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Lumps of Coal for Time and the New York Times

December 25, 2009

Judging by two articles which appeared in their publications this holiday week, Time and the New York Times won't be getting a visit from Santa. Time's Amy Sullivan predictably stirred up right-wing rage with her just-in-time for the holidays, "No Churchgoing Christmas for the First Family." Meanwhile, David Herszenhorn described the Senate's "new partisan vitriol" in an account which conveniently omitted noting which party was responsible for it.
Helping to resurrecting conservative mythmaking about President Obama's faith, Sullivan alerted readers:

But there's one common Christmas practice not on the First Family's schedule: a visit to Christmas Eve church services.

Ignoring virtually everything which followed, including the Obamas' frequent attendance at the church at Camp David, one prominent right-wing blog warned "real church to Obama is like the silver cross to Dracula." Reanimating the "Obama is a secret Muslim" fraud still accepted by 17% of Republicans and 19% of evangelicals, the author asked, "Who is taking odds on when he comes out?"
Of course, it might have been helpful if Ronald Reagan's acolytes continued reading - and if Time's headline reflected what followed. For example:

The Bush family spent eight straight Christmases at Camp David, in large part because of the retreat's privacy, and were regular attenders of the chapel's candlelight service on Christmas Eve. Other Presidents and their families have opted to stay in Washington for the holiday. The Clintons traditionally went to midnight mass at the Washington National Cathedral and woke up in the White House on Christmas morning before heading south for vacation. President Reagan also remained in Washington over Christmas -- reportedly so members of the Secret Service could be near their families -- although Reagan didn't venture out to a local church service.

Meanwhile, the New York Times on Wednesday captured the intensely partisan atmosphere surrounding the health care debate in the Senate. But predictably, the "both sides are to blame" meme was again at work, as quotes from Democrats Harry Reid, Jay Rockefeller, Max Baucus and Chris Dodd were balanced out by Republicans Olympia Snowe and Orrin Hatch.
Hatch was a particularly curious choice, given his promise to wage a "holy war" to block health care reform which he admitted he feared would lead to a permanent Democratic majority. Nevertheless, Hatch told the Times:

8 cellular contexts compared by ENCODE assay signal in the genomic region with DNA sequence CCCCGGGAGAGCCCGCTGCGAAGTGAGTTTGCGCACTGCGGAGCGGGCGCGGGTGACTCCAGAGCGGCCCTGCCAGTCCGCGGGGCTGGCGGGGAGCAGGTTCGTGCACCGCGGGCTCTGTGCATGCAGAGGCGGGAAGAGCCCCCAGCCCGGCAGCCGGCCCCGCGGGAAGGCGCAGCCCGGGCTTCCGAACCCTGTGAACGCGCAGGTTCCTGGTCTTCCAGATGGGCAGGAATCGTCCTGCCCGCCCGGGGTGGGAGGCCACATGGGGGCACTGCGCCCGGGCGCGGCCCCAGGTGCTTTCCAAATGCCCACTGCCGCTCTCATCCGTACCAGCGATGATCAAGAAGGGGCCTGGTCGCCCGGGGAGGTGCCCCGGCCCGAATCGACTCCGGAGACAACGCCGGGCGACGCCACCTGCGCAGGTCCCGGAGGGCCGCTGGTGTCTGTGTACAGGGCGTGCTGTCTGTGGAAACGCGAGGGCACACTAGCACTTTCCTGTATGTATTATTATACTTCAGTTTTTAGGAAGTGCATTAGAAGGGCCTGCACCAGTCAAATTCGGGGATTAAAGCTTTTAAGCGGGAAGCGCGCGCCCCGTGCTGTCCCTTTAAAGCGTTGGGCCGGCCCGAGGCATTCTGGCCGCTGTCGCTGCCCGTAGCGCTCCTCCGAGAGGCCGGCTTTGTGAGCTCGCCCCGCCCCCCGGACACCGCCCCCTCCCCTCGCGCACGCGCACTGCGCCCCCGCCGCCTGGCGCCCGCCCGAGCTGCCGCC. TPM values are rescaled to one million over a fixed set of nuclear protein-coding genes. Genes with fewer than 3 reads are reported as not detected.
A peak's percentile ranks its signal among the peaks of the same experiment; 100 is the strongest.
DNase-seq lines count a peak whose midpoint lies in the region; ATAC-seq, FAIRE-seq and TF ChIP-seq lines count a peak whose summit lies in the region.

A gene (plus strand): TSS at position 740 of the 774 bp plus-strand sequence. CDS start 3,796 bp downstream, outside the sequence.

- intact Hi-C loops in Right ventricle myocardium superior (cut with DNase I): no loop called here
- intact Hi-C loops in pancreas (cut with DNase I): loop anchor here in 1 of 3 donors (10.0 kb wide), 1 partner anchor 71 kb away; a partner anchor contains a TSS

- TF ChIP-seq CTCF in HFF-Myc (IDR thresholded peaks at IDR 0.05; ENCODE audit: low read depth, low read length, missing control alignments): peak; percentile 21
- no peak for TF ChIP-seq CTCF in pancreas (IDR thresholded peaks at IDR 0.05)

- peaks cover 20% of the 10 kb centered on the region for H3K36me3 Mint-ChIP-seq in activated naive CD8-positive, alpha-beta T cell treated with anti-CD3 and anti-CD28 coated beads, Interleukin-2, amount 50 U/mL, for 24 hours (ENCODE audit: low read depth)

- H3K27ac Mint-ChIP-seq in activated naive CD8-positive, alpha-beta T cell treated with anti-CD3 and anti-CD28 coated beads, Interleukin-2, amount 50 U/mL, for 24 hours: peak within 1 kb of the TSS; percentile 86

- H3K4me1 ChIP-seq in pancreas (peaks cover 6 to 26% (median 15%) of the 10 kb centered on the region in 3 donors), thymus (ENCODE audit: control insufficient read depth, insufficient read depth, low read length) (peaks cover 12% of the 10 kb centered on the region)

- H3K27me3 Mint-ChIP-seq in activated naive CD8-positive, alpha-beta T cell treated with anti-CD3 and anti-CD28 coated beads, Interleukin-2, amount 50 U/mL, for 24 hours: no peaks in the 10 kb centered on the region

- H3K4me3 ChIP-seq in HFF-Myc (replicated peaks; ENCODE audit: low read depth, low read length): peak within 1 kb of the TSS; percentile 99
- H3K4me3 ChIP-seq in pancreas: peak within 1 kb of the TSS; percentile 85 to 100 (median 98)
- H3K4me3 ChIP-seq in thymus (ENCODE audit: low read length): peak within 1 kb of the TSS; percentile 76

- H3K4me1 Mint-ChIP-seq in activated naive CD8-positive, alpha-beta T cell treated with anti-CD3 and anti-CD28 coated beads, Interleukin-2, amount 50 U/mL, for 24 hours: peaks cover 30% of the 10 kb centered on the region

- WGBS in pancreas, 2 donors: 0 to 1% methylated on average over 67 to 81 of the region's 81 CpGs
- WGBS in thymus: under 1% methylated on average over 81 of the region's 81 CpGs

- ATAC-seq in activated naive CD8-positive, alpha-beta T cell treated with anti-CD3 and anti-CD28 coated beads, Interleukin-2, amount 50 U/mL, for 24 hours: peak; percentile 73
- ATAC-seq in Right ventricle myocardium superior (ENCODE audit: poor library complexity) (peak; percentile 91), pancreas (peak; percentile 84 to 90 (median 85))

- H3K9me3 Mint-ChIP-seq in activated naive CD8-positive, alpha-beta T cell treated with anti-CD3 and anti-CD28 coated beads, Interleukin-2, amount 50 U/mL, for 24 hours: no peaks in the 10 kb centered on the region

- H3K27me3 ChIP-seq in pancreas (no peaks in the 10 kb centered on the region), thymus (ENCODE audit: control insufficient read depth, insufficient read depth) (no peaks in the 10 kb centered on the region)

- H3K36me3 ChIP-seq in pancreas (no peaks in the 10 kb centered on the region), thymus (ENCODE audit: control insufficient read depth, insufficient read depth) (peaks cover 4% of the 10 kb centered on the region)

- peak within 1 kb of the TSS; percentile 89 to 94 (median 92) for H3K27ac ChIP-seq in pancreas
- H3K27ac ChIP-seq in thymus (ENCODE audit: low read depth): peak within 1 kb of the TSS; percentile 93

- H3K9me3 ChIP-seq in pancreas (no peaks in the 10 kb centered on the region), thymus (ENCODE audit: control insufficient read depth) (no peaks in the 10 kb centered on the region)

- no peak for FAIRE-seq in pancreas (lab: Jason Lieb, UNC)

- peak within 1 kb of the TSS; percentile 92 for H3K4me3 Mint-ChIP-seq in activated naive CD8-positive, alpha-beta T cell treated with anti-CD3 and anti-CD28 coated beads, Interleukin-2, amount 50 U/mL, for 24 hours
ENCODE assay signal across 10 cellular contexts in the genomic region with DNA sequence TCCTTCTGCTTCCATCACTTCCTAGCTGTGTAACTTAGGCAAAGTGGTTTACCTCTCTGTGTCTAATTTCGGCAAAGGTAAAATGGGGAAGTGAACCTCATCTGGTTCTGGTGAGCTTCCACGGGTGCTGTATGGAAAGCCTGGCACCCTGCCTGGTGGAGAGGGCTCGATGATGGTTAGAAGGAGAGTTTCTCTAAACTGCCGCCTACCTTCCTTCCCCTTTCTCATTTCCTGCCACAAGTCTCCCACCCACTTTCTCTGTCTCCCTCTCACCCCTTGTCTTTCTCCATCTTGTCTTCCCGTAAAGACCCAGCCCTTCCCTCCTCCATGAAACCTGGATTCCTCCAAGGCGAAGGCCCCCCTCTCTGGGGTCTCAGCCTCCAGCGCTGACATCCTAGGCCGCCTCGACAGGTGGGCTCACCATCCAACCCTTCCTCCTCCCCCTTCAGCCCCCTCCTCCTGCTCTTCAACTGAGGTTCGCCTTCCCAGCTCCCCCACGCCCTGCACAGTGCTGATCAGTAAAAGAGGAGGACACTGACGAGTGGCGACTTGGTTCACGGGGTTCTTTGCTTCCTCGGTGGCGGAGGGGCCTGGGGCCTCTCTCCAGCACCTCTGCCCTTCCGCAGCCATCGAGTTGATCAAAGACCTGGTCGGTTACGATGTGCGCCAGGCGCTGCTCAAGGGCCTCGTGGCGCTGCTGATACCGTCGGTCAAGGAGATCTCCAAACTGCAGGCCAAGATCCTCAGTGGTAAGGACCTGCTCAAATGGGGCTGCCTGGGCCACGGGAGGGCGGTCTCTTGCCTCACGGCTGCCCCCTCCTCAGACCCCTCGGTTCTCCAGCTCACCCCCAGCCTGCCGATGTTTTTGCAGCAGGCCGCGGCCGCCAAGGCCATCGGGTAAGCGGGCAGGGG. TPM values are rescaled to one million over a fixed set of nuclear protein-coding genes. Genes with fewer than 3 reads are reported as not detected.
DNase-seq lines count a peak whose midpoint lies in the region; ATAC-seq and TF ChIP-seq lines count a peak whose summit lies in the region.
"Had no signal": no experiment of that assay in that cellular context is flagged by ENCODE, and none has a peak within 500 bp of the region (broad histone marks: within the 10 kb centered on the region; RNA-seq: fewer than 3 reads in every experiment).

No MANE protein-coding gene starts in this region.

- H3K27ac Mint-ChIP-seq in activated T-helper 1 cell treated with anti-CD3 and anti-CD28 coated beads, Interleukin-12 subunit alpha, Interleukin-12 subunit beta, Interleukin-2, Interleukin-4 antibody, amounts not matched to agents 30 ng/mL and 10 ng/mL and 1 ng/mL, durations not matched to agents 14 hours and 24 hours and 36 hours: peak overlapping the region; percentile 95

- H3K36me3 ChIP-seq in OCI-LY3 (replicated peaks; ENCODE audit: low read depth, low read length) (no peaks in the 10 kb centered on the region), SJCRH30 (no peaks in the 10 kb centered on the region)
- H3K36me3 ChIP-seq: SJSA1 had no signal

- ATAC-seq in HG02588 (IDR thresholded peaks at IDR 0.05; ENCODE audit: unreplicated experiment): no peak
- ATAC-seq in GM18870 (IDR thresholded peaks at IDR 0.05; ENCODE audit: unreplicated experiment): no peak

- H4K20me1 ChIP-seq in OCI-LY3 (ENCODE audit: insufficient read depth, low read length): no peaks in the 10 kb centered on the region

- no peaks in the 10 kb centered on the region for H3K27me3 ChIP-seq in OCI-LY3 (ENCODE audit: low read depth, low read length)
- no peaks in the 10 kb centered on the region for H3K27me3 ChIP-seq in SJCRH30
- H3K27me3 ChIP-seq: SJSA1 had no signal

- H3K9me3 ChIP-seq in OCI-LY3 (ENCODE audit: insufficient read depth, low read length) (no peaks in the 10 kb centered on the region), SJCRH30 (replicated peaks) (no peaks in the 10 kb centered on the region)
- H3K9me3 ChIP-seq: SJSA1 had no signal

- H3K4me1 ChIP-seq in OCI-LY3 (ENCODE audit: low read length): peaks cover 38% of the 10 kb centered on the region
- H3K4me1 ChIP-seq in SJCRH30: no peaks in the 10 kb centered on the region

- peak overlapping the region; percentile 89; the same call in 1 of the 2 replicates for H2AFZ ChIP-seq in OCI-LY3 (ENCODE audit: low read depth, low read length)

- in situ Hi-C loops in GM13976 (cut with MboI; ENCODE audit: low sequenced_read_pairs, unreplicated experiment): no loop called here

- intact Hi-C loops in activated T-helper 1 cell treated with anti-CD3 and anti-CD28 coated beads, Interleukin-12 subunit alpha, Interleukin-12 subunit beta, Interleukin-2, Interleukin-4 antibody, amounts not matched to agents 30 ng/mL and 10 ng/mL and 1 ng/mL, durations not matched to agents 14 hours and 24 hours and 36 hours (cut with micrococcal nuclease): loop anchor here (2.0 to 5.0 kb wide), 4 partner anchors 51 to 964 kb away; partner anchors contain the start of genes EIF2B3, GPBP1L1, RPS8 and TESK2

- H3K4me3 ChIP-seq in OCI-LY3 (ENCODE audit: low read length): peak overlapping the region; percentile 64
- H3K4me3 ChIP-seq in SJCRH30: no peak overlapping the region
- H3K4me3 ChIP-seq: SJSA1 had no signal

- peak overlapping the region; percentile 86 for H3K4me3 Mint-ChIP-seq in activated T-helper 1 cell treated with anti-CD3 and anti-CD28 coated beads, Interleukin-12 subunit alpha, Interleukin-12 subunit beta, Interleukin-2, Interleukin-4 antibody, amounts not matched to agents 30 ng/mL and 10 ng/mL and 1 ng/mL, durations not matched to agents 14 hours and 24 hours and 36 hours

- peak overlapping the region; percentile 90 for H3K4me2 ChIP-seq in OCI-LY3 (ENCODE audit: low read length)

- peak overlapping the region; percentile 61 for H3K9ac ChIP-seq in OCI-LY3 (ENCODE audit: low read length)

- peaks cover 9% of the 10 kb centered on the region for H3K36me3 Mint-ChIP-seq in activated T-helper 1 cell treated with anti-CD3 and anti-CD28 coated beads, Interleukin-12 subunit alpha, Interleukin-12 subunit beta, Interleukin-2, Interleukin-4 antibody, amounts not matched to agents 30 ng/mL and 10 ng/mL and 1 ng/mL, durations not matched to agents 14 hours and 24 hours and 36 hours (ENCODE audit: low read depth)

"Both parties have become very polarized," Mr. Hatch said. "A lot of that is because of the stupid ethics rules. We can't get together at various events. A lot of people complain about taking foreign trips, which are really critical for us to understand foreign policy. The Internet is constantly badgering everybody. In the process, it's gotten pretty doggone partisan, both ways. It's bad."

But as the history and data show, "the process" does not go both ways. As I documented this week, bipartisanship is dead, but it is the Republican Party which killed it.
The numbers don't lie. For over a generation, Democrats have acquiesced in the GOP's budget-busting tax cuts for the wealthy, while Republicans instead presented a unified rejectionist front on the economic programs of Bill Clinton and Barack Obama. Worse still, the Republicans' record-breaking use of the filibuster since being relegated to the minority in 2006 has made the 60 vote threshold a permanent fixture of the Senate. As for the nostalgia for the political parties that passed Social Security and Medicare with bipartisan majorities, they simply don't exist anymore.

Ironically, Herszenhorn's description of the Senate GOP's obstructionism this week echoed almost exactly his paper's shock after the party-line passage of the Clinton economic package in 1993. 16 years ago, the New York Times remarked:

"Historians believe that no other important legislation, at least since World War II, has been enacted without at least one vote in either house from each major party."

This week, after the Republicans' scorched-earth gambit to block health care (again), the Times concluded:

The health care legislation was approved Thursday morning, with the Senate divided on party lines -- something that has not happened in modern times on so important a shift in domestic policy, or on major legislation of any kind, lawmakers and Congressional historians said.

And so it goes this Christman season. For the mainstream media, there are two - and only two - sides to an issue. In any political conflict, each side is equally culpable. Meanwhile, tantalizing headlines that needlessly fuel the fury get top billing.
Naughty, indeed.

4 comments on “Lumps of Coal for Time and the New York Times”

  1. The NY Times political writers are closet Republicans, especially that closet queen, Adama Nagourney. We need a whole new crop of reporters and media-types in America -- the current crop are rotten to the core.
    Merry Christmas to all.
    - Keeta Byrd

  2. There's blame enough to go around. Start with the 40 Republicans, not one of whom was willing to break out of the mold of negative conformity and offer a sustained working partnership in serious legislative effort.


Jon Perr
Jon Perr is a technology marketing consultant and product strategist who writes about American politics and public policy.

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